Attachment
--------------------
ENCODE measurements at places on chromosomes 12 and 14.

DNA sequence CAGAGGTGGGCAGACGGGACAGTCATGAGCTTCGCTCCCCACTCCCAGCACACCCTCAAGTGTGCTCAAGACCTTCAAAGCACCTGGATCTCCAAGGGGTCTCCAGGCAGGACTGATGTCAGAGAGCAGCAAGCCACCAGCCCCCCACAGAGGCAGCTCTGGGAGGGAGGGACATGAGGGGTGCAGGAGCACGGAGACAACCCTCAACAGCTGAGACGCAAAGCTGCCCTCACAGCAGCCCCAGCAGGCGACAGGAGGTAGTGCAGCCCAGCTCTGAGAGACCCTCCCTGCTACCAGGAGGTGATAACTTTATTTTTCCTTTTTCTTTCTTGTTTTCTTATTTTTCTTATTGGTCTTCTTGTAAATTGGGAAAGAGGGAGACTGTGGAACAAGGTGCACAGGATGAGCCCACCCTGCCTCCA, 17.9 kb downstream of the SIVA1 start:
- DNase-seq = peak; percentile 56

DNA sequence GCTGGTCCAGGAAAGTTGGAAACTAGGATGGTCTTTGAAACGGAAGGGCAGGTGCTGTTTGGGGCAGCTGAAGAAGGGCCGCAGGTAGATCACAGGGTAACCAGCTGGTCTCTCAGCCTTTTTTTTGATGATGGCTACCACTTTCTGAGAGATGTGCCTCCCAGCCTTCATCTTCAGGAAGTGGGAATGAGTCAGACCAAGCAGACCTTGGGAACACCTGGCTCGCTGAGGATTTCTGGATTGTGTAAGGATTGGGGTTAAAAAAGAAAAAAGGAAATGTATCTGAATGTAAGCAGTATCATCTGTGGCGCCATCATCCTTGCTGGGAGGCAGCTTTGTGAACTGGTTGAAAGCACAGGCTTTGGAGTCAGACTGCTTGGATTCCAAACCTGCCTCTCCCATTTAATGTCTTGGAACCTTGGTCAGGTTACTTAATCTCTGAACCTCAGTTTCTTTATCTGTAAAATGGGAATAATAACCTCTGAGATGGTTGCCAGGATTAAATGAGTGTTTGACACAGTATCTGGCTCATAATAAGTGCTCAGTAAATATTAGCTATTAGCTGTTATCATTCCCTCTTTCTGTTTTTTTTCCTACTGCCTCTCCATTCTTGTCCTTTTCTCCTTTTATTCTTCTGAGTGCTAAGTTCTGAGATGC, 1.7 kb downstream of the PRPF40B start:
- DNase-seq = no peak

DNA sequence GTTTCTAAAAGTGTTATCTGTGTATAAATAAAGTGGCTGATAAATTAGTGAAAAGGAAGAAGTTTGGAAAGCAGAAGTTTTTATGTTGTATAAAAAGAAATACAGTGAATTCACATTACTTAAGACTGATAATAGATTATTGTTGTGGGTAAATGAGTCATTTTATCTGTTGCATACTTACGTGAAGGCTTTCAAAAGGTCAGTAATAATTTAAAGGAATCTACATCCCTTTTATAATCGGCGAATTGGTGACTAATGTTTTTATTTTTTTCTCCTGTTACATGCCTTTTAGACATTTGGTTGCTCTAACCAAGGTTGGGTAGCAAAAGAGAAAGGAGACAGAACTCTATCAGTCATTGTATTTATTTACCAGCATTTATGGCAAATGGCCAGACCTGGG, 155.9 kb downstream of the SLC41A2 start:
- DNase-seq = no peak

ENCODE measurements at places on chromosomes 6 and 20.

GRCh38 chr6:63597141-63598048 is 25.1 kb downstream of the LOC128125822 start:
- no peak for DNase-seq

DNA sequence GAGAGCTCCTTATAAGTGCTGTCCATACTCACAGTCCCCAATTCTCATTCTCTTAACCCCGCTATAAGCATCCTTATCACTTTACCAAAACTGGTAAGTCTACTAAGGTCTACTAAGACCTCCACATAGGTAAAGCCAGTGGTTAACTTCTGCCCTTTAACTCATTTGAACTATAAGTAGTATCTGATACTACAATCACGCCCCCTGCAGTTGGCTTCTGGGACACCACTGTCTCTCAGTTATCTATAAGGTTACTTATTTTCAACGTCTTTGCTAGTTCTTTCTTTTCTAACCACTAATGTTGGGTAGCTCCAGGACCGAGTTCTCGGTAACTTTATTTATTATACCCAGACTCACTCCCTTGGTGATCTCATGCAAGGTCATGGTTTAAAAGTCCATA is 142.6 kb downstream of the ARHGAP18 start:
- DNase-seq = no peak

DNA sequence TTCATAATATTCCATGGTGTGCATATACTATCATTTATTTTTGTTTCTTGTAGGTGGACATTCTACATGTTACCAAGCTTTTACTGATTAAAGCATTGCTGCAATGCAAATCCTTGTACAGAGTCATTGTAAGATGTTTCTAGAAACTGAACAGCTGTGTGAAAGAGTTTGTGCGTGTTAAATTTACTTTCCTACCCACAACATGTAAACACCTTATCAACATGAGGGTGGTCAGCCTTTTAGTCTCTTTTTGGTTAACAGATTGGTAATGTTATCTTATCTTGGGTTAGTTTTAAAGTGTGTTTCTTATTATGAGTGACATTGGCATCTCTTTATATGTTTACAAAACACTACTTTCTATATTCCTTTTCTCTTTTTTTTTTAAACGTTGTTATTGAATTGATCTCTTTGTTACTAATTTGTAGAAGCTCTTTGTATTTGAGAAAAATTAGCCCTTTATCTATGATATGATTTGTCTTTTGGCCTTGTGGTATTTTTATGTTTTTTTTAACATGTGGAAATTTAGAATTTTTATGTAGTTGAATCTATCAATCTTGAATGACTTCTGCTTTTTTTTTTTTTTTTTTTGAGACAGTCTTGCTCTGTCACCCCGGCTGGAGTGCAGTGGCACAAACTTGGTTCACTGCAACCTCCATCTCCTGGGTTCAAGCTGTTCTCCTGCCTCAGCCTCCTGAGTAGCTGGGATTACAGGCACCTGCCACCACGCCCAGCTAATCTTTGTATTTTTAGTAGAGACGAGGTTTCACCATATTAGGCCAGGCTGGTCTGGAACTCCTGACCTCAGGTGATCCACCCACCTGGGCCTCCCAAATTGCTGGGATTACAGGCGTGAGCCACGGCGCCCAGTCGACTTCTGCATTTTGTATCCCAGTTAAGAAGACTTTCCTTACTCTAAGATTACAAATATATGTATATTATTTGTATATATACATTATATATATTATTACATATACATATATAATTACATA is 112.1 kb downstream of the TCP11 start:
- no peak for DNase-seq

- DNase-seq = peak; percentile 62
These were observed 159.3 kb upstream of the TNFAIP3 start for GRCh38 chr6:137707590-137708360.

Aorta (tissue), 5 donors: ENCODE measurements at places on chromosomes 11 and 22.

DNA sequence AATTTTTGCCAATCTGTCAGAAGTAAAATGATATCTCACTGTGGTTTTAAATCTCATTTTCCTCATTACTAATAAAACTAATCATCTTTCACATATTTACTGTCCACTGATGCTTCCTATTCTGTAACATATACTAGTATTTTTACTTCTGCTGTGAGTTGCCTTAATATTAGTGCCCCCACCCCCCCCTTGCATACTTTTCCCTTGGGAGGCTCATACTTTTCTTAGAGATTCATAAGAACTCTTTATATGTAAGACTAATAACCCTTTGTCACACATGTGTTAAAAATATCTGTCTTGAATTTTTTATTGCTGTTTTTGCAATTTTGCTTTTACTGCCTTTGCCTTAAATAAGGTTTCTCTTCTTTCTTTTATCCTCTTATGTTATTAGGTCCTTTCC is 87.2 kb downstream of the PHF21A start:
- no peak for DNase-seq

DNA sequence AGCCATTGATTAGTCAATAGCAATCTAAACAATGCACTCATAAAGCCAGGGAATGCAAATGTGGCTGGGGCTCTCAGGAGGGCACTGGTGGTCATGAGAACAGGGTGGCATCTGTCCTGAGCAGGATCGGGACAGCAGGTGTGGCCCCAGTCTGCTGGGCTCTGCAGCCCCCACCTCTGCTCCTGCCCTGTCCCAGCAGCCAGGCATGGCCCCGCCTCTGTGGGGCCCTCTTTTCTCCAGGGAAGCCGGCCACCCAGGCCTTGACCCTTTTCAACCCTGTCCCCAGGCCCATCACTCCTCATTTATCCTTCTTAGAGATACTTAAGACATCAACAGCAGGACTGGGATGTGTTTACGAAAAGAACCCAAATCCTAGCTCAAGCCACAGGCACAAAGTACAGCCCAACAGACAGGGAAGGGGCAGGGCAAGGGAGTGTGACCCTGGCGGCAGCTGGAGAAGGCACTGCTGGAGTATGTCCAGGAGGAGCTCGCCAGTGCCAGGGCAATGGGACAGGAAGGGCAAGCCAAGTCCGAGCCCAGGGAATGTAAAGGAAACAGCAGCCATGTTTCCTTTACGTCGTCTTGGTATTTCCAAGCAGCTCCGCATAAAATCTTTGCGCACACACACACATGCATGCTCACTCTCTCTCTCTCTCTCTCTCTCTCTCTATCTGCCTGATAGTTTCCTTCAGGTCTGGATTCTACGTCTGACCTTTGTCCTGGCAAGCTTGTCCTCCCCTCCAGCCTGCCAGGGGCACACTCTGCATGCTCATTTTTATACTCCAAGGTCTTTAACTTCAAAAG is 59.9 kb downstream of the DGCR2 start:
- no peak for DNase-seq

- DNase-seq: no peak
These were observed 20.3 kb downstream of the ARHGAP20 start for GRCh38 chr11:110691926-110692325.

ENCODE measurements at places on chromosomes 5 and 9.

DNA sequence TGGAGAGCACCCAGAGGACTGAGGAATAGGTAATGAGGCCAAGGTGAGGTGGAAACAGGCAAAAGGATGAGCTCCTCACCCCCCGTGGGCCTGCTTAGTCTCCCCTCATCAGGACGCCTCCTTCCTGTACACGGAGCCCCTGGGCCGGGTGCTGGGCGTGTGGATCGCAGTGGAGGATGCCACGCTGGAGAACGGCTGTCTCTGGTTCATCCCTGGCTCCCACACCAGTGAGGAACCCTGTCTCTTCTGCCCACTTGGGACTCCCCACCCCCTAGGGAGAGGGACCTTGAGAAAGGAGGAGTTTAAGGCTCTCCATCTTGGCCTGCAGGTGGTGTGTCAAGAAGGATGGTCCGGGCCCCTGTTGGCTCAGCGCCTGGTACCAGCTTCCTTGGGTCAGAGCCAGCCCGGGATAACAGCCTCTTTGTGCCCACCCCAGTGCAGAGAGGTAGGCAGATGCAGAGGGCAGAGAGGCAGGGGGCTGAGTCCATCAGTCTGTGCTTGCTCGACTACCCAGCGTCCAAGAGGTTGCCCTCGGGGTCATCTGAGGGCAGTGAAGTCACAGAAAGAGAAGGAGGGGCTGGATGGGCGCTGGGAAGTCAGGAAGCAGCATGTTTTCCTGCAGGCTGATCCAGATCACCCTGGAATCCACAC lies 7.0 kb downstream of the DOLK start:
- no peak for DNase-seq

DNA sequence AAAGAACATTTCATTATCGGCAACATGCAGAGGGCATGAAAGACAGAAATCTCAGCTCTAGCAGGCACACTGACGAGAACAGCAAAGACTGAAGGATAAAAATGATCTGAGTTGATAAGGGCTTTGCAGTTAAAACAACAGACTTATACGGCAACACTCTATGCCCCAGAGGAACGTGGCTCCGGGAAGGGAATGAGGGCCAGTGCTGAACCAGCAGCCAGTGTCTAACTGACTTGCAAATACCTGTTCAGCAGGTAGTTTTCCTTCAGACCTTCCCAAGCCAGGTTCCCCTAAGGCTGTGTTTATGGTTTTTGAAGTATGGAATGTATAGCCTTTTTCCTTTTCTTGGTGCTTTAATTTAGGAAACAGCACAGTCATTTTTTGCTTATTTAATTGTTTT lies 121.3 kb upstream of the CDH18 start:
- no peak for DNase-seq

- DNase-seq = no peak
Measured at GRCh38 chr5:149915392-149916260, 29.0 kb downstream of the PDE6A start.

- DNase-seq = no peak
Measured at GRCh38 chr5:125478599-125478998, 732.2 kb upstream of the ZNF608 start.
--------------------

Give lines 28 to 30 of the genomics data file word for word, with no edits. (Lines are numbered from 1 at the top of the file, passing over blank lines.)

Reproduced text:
- no peak for DNase-seq

- DNase-seq = no peak
Measured at GRCh38 chr5:149915392-149916260, 29.0 kb downstream of the PDE6A start.